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West Nile Virus detected in Columbus mosquitos
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West Nile Virus detected in Columbus mosquitos

West Nile virus

The East-Central District Health Department (ECDHD) is advising residents to avoid mosquito exposure after routine monitoring revealed the presence of West Nile Virus in mosquitos in Columbus.

According to a Friday press release from ECDHD, there have been no confirmed human cases of West Nile Virus (WNV) in the department’s service area, which includes Boone, Colfax, Nance and Platte counties.

ECDHD health officials, including Chuck Sepers, Jacqueline Cruz and Julie McClure, told the Telegram the virus is present in the blood of infected birds, and when mosquitoes feed on infected birds, they ingest the virus.

A pool from routine mosquito trapping WNV monitoring sites around Columbus tested positive, the ECDHD release said.

Right now, officials said, sensible precautions are all that is needed. Residents can reduce their risk of becoming infected with WNV by wearing long sleeves and long pants and using insect repellent. Keeping windows and doors shut, using window and door screens and getting rid of standing water are other steps to take.

Those who did get bitten should monitor themselves for symptoms, health officials said.

Most people infected with WNV don’t feel sick, but about 1 in 5 develop a fever and other symptoms. Illness is serious – and sometimes fatal – in about 1 out of 150 infected people. Children, people with weakened immune systems and those over age 60 are most vulnerable.

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Anyone experiencing symptoms of WNV – which include fever, joint pains, vomiting, headache, fatigue, weakness, rash, diarrhea, disorientation and neck stiffness – are advised by ECDHD to contact their health care provider.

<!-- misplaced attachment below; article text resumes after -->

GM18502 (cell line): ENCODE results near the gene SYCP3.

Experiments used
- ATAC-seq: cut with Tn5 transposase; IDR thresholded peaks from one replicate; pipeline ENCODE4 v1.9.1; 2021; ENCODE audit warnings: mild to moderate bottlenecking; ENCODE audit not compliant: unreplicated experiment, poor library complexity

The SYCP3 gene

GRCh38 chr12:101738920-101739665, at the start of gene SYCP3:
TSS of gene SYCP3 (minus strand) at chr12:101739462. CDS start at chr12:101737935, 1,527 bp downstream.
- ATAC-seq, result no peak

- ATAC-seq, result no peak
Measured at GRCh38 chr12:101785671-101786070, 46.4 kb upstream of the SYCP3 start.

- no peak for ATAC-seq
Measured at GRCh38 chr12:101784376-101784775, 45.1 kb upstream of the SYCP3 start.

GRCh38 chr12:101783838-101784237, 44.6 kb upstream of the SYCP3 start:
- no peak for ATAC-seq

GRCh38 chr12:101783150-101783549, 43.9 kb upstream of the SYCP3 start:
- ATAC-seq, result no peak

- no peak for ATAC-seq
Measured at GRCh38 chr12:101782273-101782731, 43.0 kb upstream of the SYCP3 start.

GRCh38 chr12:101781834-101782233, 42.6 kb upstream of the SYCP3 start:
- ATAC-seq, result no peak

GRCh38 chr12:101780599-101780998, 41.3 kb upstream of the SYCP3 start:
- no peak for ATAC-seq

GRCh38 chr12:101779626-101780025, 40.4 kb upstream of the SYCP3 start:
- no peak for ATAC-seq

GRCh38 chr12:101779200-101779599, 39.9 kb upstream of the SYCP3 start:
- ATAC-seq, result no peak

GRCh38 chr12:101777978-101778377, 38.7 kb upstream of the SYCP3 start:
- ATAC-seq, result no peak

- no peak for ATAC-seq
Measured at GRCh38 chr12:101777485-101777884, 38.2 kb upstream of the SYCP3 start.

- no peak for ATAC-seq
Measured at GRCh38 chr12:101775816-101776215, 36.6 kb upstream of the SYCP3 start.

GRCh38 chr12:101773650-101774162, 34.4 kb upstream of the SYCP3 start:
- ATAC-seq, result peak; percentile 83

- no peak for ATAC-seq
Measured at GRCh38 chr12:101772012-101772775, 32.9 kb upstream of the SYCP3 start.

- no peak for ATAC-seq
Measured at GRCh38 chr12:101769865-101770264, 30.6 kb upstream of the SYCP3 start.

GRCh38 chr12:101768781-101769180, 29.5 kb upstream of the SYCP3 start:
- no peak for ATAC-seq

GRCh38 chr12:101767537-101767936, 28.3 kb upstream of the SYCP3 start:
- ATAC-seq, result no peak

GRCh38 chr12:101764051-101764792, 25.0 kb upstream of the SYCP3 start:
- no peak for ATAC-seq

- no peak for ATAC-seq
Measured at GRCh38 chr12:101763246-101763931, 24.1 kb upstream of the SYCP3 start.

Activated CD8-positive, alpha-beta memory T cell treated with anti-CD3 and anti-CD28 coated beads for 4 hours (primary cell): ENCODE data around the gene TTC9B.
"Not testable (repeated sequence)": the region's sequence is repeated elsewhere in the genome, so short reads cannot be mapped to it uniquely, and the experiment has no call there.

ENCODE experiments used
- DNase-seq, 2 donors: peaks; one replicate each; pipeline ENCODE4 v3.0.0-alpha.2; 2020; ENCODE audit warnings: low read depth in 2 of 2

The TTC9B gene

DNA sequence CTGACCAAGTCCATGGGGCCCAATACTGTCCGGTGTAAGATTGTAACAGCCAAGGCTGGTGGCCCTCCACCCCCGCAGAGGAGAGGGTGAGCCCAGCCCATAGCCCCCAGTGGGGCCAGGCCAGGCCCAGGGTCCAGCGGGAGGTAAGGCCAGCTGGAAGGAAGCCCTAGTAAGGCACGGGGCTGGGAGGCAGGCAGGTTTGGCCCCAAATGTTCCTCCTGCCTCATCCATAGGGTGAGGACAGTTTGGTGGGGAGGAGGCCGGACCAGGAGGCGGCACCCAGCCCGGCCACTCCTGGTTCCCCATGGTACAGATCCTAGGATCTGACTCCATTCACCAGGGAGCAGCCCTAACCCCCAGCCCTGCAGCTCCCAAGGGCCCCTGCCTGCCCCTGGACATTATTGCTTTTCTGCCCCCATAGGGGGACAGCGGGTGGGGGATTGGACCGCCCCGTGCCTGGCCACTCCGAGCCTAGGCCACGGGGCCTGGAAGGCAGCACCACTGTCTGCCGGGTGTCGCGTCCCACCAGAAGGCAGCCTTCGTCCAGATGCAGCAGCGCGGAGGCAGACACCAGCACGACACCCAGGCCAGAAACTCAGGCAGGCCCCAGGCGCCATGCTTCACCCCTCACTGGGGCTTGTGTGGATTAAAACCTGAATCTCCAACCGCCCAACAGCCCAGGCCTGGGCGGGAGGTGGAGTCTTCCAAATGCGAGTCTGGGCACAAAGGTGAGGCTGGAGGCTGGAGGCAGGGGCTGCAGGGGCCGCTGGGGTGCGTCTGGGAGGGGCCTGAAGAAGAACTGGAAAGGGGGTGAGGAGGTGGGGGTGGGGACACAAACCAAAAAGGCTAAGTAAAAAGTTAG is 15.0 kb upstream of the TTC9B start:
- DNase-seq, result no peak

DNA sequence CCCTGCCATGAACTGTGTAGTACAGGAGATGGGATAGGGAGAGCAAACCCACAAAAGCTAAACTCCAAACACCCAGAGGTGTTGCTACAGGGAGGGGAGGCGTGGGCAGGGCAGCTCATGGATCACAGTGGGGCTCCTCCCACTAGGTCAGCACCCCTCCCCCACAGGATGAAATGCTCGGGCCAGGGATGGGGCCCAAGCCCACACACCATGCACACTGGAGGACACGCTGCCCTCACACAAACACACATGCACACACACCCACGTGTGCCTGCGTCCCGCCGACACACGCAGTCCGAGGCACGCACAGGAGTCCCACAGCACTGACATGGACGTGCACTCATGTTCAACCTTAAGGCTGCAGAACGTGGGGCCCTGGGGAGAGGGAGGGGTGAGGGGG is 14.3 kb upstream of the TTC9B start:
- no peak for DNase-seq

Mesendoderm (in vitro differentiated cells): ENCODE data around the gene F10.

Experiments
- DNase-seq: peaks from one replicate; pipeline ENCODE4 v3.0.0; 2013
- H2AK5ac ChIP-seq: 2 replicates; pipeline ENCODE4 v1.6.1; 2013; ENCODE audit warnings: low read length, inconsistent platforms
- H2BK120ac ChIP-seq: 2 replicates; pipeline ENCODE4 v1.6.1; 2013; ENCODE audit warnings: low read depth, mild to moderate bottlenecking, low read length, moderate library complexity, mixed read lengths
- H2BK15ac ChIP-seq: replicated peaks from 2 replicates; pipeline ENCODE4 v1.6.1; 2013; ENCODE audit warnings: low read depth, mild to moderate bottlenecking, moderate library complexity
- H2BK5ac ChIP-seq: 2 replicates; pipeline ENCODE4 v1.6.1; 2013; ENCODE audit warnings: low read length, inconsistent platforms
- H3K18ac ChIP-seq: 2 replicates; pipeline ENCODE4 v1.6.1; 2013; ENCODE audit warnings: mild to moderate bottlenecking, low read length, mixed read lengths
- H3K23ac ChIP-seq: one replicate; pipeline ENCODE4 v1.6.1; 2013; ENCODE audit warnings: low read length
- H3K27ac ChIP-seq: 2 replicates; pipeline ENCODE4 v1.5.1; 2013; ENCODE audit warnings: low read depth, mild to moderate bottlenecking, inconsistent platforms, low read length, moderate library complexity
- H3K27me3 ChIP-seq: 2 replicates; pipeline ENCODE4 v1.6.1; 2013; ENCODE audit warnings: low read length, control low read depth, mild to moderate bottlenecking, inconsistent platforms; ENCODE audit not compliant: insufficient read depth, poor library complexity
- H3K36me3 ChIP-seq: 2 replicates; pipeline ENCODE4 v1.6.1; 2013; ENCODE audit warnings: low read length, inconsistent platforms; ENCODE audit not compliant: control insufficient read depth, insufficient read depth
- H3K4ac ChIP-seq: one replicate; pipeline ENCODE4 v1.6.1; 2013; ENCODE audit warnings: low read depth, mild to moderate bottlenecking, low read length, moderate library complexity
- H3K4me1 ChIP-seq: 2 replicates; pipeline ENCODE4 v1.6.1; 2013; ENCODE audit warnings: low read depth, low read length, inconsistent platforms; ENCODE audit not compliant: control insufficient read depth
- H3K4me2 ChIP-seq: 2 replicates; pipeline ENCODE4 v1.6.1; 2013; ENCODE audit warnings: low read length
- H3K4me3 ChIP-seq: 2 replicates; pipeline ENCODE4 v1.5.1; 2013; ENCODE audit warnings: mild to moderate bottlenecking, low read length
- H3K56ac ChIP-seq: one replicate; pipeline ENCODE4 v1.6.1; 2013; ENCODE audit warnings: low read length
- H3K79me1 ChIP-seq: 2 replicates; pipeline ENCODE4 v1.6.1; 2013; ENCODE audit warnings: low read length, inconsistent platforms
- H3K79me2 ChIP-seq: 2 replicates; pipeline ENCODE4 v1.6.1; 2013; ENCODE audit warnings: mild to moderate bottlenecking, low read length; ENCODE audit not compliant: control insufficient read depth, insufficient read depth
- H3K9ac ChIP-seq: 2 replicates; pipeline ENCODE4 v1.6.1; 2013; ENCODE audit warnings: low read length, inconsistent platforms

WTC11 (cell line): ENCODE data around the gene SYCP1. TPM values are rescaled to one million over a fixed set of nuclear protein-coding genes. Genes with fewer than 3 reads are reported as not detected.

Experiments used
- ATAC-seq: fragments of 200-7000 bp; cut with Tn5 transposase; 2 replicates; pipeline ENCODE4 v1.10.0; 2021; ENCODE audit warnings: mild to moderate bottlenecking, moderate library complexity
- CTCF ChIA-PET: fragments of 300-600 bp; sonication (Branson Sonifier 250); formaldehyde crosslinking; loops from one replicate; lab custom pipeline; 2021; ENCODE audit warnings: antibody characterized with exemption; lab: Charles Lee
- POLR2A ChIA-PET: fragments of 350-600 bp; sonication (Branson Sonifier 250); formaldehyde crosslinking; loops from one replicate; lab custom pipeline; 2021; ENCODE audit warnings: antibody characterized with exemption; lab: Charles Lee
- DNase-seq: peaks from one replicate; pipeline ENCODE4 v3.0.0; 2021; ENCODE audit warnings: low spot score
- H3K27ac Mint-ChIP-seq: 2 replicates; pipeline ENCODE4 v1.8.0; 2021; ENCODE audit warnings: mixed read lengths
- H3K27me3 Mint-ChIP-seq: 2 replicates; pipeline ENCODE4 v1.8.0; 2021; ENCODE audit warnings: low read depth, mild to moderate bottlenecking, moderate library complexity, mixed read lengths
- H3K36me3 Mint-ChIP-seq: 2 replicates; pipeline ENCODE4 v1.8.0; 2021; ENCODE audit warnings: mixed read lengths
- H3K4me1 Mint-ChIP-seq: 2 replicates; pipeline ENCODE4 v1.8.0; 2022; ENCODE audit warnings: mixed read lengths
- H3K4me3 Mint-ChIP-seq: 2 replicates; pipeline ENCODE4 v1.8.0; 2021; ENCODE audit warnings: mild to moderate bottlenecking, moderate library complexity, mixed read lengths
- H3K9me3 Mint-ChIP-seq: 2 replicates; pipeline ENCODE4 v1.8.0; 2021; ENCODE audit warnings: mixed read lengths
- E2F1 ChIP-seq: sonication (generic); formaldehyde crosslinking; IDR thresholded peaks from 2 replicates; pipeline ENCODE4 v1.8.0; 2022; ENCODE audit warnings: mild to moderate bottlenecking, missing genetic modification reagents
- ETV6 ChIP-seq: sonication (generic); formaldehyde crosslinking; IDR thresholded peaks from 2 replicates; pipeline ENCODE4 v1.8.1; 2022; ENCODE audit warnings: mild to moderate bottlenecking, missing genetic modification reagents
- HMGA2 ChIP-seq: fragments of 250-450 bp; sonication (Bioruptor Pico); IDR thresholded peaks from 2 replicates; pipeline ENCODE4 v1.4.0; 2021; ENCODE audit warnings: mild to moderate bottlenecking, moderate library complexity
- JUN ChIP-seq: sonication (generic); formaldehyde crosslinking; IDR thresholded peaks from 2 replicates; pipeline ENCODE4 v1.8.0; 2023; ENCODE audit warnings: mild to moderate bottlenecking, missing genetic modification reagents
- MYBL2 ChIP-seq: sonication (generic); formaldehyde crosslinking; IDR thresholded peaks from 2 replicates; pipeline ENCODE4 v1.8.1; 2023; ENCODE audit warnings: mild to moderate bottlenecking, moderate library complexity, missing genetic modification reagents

The public health focus has been on COVID-19 in recent months, but it’s important not to lose track of other health risks. ECDHD health officials said they encourage people to get vaccinated for the flu this year.

ECDHD anticipates that flu viruses and the virus that causes COVID-19 will both spread this fall and winter. This could overwhelm healthcare systems that would then be treating both patients with flu and patients with COVID-19. ECDHD believes that getting a flu vaccine during 2020-2021 is more important than ever,” health officials said in an email.

The health department posted its weekly COVID-19 situation update on Friday, announcing 55 new cases in Platte County over the last week.

According to the update, there has been an increase in risk in Platte County since last week, when the dial was sitting right at the boundary between moderate and elevated risk. But, Platte County remains at a moderate – or yellow – risk level in the update.

If the risk dial enters the elevated – or orange – zone, schools may begin shifting to more restrictive protocols to address the spread of COVID-19. So far, though, the update said no transmission has been detected within classrooms, although positive cases in students have been linked to other family and social contacts.

“The average number of cases per day has exceeded 12 cases per day, the highest average daily cases since mid-May, representing the increase in daily cases in nearly four months,” Friday’s update said.

ECDHD encourages people to wear masks, frequently clean shared spaces, thoroughly wash their hands and observe social distancing to limit the spread of COVID-19.

Molly Hunter is a reporter for The Columbus Telegram. Reach her via email at


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